Jack White is a rare breed, and not just because of his unrelenting quirks. Most of music's few remaining rock stars don't play rock 'n' roll, but White is one guitar-slinger whose appearance elicits genuine, unbridled excitement.
Jack White is a rare breed, and not just because of his unrelenting quirks. Most of music’s few remaining rock stars don’t play rock ’n’ roll, but White is one guitar-slinger whose appearance elicits genuine, unbridled excitement.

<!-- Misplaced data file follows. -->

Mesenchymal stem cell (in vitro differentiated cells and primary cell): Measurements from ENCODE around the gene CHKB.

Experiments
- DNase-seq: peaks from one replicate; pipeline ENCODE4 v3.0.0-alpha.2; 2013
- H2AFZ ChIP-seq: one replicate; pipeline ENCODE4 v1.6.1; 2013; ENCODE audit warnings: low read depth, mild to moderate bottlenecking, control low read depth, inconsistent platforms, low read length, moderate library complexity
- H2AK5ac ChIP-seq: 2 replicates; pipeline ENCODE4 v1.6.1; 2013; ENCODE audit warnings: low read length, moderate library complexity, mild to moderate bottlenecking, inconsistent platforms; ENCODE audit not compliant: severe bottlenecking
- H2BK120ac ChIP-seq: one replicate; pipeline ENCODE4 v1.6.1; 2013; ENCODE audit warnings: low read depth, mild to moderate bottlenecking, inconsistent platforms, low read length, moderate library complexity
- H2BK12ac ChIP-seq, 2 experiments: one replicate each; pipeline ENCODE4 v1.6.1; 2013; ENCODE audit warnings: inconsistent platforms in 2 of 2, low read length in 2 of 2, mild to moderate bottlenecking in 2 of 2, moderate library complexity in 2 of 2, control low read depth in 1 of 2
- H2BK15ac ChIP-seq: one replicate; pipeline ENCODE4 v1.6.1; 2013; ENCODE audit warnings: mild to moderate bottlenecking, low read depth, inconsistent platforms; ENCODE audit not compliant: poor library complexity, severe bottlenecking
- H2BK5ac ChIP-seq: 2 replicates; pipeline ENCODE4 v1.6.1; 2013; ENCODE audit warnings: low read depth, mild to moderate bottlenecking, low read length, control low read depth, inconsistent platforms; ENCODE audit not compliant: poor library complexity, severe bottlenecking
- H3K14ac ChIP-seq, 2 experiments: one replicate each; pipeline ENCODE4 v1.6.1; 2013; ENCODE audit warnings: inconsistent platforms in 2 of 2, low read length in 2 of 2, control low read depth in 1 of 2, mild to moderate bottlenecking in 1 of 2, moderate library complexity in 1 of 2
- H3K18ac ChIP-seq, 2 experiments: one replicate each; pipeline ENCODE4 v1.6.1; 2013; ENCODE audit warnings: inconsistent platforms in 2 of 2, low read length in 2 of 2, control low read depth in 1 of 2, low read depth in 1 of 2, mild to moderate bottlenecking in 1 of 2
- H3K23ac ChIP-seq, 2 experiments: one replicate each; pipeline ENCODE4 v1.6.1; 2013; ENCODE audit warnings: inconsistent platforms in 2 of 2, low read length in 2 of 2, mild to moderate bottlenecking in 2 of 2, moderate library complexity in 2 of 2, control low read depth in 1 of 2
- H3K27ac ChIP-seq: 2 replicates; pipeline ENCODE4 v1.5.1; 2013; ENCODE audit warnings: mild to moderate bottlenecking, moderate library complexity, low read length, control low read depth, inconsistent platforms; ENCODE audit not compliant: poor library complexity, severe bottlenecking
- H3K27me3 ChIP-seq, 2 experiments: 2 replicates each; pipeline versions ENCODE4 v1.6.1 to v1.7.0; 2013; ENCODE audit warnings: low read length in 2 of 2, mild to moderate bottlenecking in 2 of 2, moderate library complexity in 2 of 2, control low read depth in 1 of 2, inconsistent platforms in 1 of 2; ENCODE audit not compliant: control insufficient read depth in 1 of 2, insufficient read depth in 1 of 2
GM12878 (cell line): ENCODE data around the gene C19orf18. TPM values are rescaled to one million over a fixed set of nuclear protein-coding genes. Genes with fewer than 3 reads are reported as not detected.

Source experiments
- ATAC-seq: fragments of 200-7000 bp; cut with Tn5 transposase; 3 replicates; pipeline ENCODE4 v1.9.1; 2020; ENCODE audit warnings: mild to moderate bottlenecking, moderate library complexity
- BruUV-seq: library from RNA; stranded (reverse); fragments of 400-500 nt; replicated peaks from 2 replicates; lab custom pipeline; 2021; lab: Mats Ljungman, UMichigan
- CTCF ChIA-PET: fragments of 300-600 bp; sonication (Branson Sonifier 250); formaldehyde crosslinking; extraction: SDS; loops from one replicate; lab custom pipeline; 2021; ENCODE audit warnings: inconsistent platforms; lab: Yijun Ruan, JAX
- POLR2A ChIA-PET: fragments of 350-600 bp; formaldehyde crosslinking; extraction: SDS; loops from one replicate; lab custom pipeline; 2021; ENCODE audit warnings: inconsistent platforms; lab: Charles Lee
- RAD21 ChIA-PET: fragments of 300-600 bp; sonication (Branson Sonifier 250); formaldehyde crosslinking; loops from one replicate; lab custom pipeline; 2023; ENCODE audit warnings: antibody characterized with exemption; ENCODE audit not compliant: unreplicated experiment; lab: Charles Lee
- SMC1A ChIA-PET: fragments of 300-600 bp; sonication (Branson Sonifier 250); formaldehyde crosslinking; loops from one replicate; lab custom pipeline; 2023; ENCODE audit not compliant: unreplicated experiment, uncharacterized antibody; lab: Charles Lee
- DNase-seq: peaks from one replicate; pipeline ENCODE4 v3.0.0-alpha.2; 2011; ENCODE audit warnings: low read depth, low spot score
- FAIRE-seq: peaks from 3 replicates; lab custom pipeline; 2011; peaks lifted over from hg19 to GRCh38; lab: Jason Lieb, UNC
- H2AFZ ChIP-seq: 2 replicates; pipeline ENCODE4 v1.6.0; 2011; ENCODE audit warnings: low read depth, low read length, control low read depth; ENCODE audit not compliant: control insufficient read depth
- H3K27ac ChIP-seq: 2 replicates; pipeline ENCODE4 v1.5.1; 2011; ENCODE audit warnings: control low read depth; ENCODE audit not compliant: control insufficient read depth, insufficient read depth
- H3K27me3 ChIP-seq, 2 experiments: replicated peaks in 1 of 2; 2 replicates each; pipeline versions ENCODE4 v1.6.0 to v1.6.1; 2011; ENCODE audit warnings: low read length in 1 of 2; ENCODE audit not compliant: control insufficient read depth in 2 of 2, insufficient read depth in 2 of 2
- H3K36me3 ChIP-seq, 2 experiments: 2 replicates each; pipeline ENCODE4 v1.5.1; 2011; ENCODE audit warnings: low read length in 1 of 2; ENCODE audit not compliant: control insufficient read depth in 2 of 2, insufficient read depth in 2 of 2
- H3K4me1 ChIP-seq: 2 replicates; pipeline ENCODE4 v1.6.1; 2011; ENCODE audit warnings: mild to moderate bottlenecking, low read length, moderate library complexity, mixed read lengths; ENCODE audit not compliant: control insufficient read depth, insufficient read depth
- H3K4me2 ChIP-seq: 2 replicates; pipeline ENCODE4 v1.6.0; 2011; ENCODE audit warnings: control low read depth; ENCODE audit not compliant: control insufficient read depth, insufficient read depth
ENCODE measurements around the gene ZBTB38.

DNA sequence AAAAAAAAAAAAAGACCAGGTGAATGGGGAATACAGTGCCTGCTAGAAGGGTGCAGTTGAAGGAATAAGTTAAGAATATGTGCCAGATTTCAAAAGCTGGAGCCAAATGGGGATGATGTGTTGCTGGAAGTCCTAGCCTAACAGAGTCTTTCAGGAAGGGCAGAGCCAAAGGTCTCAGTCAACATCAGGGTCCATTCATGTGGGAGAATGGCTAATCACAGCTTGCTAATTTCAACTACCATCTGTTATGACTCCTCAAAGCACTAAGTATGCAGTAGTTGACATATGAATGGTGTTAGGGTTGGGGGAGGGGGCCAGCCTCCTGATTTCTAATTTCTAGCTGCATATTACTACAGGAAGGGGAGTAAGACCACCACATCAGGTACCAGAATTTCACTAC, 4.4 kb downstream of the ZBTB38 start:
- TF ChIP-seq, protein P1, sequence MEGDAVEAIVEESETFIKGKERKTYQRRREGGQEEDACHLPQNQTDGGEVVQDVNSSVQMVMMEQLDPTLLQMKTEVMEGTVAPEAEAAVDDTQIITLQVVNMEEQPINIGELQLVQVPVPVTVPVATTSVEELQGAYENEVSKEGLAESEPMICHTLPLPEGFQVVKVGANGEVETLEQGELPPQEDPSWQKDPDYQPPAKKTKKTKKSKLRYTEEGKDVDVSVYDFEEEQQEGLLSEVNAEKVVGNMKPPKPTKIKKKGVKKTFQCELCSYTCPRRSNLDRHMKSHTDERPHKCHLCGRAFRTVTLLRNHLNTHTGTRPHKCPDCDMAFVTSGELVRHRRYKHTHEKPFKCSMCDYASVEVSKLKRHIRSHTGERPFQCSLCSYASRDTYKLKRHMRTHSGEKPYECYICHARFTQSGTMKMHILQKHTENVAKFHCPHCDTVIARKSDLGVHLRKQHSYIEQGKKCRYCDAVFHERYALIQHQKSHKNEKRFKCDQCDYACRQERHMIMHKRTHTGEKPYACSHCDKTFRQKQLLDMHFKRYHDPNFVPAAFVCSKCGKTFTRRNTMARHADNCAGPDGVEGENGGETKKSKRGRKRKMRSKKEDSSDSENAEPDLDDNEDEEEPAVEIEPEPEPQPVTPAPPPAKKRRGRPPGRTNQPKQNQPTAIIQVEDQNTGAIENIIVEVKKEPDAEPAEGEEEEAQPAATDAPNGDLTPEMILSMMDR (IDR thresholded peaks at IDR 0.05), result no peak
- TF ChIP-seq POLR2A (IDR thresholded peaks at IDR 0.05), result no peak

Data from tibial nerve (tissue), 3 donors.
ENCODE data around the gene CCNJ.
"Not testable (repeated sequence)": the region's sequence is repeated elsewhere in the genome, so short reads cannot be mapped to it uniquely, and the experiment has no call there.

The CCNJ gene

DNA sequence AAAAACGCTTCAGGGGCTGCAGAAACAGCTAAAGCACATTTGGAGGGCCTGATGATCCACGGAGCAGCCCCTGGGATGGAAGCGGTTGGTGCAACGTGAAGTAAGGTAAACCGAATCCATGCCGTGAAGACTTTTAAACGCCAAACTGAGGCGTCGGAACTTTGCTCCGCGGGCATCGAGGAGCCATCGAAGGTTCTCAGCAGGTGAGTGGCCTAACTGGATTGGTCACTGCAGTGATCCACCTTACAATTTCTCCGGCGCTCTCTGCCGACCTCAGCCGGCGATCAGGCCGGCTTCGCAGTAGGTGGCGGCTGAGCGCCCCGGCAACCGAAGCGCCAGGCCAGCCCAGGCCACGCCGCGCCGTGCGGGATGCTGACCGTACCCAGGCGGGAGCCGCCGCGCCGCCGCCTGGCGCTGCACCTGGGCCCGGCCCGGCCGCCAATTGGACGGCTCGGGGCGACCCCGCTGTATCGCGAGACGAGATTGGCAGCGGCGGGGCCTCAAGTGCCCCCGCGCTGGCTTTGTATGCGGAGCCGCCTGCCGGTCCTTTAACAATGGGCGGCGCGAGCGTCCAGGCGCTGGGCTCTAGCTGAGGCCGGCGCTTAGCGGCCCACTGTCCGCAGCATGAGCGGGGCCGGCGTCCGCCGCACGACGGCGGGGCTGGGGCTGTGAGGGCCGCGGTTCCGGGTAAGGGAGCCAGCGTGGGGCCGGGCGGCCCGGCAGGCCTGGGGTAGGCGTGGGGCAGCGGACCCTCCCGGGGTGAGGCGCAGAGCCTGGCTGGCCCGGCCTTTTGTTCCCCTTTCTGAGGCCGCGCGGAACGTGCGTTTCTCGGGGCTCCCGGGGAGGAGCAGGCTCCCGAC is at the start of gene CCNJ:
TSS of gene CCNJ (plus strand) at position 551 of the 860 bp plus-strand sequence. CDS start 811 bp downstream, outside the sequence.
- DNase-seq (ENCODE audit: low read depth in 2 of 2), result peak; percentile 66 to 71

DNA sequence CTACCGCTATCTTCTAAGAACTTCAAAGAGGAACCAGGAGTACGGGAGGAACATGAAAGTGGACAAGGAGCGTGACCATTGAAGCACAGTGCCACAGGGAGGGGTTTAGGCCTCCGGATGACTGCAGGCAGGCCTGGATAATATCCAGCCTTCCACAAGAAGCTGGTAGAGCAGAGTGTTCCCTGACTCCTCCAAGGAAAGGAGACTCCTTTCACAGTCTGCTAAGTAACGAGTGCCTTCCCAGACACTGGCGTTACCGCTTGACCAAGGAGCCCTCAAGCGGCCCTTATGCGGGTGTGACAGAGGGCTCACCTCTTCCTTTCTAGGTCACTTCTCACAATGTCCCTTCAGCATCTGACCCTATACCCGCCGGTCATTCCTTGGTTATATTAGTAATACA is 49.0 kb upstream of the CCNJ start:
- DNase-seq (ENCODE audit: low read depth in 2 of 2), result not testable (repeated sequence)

The occasion for White’s visit to the LC this Monday is to pimp solo debut “Blunderbuss.” Now, the idea of a Jack White solo album seems redundant considering he seemed to be pulling the strings in all his prior projects, but no one should be complaining that “Blunderbuss” sounds more like a White Stripes album than any of White’s recent projects.
It also plays like late-period Beatles; the streak of rollicking rockers on Side B finds White getting both his Lennon and McCartney on. And while “Blunderbuss” feels pedestrian compared to those Fab Four records and even the Stripes’ early LPs, hearing White’s unmistakable howl set against his obsessive refractions of rock history remains a pleasure.